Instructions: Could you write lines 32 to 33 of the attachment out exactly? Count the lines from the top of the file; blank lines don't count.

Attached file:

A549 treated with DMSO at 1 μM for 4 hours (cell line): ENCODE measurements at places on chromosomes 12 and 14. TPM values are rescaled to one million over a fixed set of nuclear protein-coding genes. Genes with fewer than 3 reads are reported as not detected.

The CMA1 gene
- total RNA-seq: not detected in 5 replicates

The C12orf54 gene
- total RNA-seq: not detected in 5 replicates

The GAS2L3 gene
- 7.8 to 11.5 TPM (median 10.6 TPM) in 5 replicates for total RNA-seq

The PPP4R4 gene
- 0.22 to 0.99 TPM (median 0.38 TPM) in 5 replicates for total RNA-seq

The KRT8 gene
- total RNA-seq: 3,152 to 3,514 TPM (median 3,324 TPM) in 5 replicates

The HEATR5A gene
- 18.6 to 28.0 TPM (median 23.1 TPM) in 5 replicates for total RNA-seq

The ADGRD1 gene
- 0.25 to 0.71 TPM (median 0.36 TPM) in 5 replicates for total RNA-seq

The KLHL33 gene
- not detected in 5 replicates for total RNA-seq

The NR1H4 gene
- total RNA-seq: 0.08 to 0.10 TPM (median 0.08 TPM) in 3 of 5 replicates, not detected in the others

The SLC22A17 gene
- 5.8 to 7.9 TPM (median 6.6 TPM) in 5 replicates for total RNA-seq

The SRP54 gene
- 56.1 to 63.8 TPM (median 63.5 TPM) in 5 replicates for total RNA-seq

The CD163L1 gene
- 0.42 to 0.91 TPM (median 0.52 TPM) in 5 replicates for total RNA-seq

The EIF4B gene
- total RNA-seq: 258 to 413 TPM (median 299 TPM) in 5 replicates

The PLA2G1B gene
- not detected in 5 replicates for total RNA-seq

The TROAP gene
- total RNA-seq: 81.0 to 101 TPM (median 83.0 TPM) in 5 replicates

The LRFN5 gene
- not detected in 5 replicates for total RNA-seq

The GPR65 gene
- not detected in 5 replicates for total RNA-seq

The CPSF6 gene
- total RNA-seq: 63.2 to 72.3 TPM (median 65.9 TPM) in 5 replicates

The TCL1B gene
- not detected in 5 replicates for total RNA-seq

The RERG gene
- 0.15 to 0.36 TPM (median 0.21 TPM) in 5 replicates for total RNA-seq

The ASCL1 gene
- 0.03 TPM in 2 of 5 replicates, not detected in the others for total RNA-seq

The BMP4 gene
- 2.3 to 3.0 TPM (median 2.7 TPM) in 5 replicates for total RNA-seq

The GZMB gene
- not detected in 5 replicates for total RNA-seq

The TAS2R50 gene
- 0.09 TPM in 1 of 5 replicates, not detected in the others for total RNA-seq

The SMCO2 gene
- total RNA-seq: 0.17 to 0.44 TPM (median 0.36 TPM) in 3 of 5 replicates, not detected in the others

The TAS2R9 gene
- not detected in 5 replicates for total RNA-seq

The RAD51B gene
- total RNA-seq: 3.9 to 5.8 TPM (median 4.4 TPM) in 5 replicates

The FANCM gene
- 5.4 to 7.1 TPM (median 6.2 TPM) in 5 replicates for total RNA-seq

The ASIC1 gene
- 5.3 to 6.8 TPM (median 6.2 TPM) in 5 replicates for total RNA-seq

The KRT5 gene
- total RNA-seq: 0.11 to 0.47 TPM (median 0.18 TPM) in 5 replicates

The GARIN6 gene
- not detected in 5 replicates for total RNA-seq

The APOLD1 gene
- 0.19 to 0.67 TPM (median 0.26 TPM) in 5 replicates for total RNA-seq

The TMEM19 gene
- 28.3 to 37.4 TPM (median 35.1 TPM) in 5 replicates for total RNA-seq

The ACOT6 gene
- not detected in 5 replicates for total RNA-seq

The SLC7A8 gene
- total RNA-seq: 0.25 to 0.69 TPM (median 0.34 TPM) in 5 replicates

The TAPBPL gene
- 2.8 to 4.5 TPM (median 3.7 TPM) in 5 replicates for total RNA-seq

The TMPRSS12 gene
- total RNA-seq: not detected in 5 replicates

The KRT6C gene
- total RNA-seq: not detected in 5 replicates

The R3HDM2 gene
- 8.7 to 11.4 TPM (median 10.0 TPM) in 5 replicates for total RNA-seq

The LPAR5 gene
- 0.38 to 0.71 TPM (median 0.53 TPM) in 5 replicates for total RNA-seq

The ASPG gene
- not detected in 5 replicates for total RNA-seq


The LRFN5 gene
- not detected in 5 replicates for total RNA-seq